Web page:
NSA accused of hacking into UN internal video conferences for a year

By John Glenday | Reporter

August 26, 2013 | 1 min read

America’s National Security Agency has been hit by fresh allegations of spying after Germany’s Der Spiegel accused it of illegally spying on the UN in New York for a year.

Citing a number of documents which ‘stemmed’ from whistle-blower Edward Snowden the news magazine contends that the secretive organisation first intercepted video conference messages in the summer of 2012 and continued to do so for nearly a year.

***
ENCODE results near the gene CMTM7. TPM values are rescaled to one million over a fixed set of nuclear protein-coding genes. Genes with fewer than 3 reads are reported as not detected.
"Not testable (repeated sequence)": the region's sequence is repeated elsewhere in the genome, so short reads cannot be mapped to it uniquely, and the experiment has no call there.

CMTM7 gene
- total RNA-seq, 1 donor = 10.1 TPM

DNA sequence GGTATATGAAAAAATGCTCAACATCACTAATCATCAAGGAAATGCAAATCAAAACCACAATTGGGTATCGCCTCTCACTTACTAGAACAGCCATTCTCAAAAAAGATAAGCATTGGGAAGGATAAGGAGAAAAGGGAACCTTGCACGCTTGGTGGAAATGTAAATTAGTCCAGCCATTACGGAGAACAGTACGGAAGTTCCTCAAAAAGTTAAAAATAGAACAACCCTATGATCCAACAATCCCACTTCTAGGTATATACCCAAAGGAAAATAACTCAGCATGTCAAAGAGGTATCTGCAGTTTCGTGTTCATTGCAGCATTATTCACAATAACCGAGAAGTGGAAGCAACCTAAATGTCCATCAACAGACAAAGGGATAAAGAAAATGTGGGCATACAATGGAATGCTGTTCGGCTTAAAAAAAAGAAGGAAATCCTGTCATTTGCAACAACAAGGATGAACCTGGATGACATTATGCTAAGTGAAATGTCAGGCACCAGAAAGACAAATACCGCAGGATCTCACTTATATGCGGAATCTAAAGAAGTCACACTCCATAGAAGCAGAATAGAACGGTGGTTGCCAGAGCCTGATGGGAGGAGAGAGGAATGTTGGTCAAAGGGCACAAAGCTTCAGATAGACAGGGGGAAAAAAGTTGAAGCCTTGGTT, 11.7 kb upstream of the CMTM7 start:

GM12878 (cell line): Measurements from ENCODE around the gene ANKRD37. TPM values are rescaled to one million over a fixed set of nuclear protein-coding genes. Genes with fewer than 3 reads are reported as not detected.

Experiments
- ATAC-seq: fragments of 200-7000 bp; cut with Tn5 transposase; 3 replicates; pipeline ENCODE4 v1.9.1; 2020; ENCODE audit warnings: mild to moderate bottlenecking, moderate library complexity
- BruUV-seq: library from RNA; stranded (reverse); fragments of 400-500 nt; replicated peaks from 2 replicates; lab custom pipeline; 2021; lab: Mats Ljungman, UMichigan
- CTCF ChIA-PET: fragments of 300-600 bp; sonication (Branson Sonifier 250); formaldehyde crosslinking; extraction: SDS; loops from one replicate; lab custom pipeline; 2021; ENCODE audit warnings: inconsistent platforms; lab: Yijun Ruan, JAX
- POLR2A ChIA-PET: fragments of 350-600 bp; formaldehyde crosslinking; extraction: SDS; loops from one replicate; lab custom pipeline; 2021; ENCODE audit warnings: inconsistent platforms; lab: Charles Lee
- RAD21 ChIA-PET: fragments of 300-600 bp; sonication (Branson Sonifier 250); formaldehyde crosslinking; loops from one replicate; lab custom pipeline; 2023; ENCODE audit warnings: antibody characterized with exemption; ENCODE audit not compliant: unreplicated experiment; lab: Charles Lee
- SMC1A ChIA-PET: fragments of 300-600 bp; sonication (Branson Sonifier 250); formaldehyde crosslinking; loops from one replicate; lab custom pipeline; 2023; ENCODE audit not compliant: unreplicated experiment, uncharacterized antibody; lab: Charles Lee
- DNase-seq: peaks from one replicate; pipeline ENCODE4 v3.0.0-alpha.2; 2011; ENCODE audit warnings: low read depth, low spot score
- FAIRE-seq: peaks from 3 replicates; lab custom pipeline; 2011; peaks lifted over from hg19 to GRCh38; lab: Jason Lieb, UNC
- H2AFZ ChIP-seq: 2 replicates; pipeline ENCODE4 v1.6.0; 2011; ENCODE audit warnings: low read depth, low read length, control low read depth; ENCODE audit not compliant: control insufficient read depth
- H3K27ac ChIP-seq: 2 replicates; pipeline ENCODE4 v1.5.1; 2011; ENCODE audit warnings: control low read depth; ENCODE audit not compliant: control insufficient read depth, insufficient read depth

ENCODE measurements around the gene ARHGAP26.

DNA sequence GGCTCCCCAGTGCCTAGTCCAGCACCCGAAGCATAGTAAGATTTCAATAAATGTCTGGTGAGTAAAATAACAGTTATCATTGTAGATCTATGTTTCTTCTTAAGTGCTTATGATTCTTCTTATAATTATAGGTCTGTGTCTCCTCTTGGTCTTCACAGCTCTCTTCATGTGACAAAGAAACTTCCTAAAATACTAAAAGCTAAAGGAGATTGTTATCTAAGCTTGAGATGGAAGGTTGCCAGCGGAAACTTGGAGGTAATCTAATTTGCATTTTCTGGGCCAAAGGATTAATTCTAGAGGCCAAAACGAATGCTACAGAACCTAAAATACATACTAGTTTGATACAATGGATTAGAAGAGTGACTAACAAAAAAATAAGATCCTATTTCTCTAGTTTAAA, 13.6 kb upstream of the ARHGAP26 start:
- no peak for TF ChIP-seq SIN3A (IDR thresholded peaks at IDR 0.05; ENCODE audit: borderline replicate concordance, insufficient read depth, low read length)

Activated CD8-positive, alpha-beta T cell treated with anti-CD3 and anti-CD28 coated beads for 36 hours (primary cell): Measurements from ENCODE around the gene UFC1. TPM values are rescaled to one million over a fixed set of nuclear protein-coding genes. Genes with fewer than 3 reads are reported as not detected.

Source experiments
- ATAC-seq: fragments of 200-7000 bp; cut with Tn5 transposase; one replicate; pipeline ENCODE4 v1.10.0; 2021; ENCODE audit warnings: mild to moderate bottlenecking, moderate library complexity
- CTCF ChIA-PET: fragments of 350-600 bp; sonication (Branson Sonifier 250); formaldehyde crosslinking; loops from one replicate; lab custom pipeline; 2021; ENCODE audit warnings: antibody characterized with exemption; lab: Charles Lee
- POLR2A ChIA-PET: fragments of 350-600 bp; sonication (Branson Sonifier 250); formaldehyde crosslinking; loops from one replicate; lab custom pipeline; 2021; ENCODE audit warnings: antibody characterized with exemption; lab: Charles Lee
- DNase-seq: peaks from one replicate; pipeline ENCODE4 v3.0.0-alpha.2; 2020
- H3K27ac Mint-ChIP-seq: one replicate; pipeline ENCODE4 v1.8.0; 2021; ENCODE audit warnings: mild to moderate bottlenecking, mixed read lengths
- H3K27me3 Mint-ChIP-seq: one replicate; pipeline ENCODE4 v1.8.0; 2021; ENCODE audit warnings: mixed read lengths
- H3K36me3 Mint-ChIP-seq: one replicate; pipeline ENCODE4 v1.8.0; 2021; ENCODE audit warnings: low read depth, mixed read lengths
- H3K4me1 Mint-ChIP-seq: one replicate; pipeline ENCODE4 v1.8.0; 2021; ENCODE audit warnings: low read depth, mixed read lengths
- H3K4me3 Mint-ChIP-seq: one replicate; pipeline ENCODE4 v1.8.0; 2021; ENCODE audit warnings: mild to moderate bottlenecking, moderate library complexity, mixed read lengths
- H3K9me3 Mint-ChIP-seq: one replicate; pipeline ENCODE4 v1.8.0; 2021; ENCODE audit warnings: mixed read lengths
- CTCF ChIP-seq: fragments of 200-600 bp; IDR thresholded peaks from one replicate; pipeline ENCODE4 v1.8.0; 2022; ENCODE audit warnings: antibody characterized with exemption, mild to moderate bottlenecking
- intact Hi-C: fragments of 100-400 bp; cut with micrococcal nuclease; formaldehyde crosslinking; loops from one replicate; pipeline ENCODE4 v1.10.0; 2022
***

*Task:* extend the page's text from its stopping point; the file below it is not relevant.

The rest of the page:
One document obtained by the magazine quoted an unnamed agent saying: “The data traffic gives us internal video teleconferences of the United Nations (yay!)”.

In the weeks following the hack the NSA is believed have decrypted 458 messages, a number which is now likely to be far higher.

Further allegations in the publication assert that the NSA oversaw a Special Collection Service which monitored 80 embassies and consulates around the world, a list of bodies thought to include the International Atomic Energy Agency and the European Union.

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